I a sense it isn't 'dead', because people are still playing, restoring, preserving, and enjoying them, but no new onces have been built for several decades. As far as I can tell, they went into a precipitous decline at the beginning of the last century.
My personal theory is the rise of first ragtime, then jazz, then swing, then rock. Popular music became dominated by rhythm. And what are the two names for a reed organ? "Melodeon" and "harmonium."
Try playing Scott Joplin on a reed organ sometime. The results will not be pretty.
If you look at the cost, space requirements, and applications of reed organs, you can see they were supplanted by pianos.
They were (relatively) inexpensive to make and they were easier to move, especially to remote areas, than other keyboard instruments. This changed as shipping technologies changed, as well as manufacturing technologies. I still like them though.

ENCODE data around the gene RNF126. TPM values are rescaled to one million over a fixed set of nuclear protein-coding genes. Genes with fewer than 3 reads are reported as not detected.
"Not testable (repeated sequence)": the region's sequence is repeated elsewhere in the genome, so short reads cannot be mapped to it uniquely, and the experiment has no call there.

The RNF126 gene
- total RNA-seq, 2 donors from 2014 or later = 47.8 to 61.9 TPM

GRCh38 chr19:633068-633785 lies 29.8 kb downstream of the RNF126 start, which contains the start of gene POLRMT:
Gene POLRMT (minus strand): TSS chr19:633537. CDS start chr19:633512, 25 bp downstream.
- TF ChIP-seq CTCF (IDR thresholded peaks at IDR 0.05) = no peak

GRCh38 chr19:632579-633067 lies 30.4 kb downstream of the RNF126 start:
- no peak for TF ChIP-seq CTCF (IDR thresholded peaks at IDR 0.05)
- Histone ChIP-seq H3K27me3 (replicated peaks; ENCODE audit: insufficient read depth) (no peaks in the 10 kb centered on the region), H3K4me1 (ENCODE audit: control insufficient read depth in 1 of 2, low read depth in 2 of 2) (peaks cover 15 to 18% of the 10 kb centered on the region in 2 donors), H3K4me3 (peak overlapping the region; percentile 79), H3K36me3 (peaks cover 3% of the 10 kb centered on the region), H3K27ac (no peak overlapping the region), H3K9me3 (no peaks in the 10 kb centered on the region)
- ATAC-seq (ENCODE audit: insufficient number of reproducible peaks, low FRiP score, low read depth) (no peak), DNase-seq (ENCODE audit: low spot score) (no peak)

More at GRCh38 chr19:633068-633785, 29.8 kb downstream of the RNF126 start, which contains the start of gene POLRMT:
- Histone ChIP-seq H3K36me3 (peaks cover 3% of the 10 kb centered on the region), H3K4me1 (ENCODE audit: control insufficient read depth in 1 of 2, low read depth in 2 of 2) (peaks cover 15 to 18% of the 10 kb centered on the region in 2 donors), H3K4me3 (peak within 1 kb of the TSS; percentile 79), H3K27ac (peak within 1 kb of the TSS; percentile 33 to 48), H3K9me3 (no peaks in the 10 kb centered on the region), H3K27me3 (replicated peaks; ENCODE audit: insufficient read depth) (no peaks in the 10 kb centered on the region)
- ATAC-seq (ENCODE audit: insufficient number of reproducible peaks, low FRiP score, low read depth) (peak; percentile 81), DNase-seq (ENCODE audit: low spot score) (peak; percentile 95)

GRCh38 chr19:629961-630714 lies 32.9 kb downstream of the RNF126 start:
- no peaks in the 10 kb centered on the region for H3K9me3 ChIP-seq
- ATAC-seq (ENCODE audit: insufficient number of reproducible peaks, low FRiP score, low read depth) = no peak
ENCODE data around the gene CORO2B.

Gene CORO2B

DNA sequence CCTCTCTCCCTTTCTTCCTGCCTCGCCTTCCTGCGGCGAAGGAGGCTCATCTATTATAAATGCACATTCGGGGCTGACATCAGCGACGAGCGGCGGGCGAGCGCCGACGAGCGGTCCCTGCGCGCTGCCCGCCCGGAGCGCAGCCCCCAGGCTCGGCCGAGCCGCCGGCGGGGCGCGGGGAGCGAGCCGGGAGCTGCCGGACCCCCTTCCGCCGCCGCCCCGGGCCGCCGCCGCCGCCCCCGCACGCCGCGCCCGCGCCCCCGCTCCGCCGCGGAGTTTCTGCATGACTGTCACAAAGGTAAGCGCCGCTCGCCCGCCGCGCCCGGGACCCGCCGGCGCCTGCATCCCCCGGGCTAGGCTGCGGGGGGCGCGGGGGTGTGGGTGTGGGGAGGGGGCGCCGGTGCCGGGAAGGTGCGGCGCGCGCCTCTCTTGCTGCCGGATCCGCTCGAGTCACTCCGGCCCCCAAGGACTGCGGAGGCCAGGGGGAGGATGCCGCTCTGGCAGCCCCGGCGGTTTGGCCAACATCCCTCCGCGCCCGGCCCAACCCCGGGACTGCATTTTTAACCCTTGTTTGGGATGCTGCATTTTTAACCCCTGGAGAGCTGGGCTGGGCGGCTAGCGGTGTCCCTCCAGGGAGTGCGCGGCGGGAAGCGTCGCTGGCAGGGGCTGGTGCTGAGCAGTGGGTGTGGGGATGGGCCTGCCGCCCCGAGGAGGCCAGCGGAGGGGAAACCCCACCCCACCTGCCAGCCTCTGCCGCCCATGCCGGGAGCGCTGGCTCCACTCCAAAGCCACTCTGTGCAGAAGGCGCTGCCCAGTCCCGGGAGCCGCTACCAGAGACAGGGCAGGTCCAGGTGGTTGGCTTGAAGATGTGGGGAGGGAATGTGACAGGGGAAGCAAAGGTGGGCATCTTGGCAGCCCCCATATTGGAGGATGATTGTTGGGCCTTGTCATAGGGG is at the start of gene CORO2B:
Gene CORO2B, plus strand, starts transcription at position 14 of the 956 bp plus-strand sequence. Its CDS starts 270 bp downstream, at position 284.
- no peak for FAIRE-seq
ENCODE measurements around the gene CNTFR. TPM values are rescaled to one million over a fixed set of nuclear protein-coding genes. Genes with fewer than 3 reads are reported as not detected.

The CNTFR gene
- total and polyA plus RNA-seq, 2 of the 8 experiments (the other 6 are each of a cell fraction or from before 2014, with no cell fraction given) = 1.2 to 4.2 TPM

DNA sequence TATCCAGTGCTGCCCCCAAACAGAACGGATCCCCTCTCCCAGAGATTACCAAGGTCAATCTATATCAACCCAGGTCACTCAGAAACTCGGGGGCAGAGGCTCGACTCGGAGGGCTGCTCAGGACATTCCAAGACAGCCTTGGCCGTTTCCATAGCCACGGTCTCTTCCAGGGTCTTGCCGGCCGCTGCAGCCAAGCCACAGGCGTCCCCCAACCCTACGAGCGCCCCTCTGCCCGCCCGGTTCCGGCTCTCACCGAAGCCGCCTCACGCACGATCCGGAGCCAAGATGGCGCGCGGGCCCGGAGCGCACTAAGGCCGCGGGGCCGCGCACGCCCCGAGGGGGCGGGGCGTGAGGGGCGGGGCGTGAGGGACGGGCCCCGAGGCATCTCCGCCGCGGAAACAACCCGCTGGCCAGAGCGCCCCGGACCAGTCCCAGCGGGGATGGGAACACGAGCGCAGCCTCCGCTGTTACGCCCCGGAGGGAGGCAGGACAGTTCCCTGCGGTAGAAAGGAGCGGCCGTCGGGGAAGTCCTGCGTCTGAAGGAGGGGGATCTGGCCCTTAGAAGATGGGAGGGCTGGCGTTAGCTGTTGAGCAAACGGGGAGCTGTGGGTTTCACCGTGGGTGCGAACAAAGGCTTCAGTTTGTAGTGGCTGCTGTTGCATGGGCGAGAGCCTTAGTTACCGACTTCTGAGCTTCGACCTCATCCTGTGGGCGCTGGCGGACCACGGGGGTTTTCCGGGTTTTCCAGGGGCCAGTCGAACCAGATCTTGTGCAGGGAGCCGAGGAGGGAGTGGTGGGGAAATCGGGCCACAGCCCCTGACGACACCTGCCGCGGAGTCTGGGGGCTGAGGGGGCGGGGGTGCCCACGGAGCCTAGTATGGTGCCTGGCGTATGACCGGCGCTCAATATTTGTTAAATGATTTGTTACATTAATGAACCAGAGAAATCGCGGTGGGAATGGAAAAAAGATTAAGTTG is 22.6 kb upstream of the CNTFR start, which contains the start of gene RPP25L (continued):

One can trace the history of reed organs and the transition to pianos in the history of Mason & Hamlin, which started as a reed organ company. In fact, it was Emmons Hamlin who invented the methods for having organ reeds sound like different instruments, enabling reed organs to have different stops.https://www.chuppspianos.com/history-mason-hamlin-pianos/
My guess is the piano replaced it. Simply because so many companies started out as Reed organ makers and then switched to making pianos. During the Civil War Era, the reed organ makes more sense for church services.
I know this is an old thread that I am resurrecting, but I just discovered the harmonium. From what I gather, they are still popular in India and they have several makers there that produce the hand pump variety. I need a digital piano ASAP too continue my progression(I need more than the 3 octaves I have with my toy piano), but the harmoniums they make are very beautiful. I want one badly! :P